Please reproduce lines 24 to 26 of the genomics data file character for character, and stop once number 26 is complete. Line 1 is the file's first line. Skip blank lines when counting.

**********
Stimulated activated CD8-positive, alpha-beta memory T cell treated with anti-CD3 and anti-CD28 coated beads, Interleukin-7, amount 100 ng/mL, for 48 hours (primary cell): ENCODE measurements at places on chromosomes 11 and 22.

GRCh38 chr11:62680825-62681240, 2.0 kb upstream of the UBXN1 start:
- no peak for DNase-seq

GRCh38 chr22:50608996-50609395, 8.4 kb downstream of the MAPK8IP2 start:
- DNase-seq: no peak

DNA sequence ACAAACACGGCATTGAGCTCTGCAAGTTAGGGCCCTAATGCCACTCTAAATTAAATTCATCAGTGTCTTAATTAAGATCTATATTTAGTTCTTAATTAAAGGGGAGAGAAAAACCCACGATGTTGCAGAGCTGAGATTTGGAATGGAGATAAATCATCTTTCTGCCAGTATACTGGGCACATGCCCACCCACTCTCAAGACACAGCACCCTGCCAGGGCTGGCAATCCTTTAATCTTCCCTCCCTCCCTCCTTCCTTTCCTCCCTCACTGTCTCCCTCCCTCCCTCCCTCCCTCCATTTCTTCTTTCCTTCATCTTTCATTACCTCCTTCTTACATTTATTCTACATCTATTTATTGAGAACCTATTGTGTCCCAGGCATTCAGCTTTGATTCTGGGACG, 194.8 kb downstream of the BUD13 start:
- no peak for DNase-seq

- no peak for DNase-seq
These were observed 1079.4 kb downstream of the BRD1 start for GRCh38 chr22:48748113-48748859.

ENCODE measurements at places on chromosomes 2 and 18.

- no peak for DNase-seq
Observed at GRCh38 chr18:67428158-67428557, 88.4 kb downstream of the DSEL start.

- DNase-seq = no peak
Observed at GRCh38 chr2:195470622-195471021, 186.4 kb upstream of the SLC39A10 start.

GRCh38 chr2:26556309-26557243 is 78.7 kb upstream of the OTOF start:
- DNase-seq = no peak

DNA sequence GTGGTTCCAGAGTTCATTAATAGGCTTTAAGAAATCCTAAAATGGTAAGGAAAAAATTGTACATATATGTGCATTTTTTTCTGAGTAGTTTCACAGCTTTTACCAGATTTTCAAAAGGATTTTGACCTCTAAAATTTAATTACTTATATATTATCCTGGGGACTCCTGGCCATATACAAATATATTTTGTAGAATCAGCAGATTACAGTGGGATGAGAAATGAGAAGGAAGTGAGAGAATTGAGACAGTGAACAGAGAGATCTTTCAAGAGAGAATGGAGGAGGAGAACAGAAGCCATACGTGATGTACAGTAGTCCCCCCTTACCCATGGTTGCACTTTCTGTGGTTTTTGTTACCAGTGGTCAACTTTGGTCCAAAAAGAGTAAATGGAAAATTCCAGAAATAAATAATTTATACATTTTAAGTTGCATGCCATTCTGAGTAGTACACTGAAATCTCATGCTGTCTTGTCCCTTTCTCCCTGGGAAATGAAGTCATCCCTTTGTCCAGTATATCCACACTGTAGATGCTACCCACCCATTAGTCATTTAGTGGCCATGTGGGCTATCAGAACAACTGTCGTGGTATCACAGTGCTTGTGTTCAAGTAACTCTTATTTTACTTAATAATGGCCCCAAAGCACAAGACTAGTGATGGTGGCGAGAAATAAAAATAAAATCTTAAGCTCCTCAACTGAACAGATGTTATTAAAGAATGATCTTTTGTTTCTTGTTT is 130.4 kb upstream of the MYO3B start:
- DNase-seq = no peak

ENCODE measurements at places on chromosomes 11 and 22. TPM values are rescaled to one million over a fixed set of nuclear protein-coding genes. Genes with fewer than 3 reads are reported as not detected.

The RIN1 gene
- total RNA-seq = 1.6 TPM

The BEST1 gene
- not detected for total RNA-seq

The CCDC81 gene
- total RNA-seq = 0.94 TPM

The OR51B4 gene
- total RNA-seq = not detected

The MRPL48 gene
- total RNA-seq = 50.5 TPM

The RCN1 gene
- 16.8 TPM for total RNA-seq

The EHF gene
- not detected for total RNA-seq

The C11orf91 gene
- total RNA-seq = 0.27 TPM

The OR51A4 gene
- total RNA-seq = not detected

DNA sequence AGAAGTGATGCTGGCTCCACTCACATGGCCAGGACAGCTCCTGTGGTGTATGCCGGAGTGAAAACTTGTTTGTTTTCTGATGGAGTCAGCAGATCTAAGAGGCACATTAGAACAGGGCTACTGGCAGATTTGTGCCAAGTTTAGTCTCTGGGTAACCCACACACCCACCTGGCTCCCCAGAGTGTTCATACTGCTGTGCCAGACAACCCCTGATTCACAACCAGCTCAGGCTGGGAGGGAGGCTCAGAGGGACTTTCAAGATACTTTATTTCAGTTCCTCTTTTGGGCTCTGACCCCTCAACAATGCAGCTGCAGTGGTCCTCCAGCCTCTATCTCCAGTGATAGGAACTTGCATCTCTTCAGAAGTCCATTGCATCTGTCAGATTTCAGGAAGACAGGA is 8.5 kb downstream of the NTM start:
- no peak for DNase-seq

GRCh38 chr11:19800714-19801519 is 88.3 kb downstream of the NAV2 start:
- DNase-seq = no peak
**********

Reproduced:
The CCDC81 gene
- total RNA-seq = 0.94 TPM

The OR51B4 gene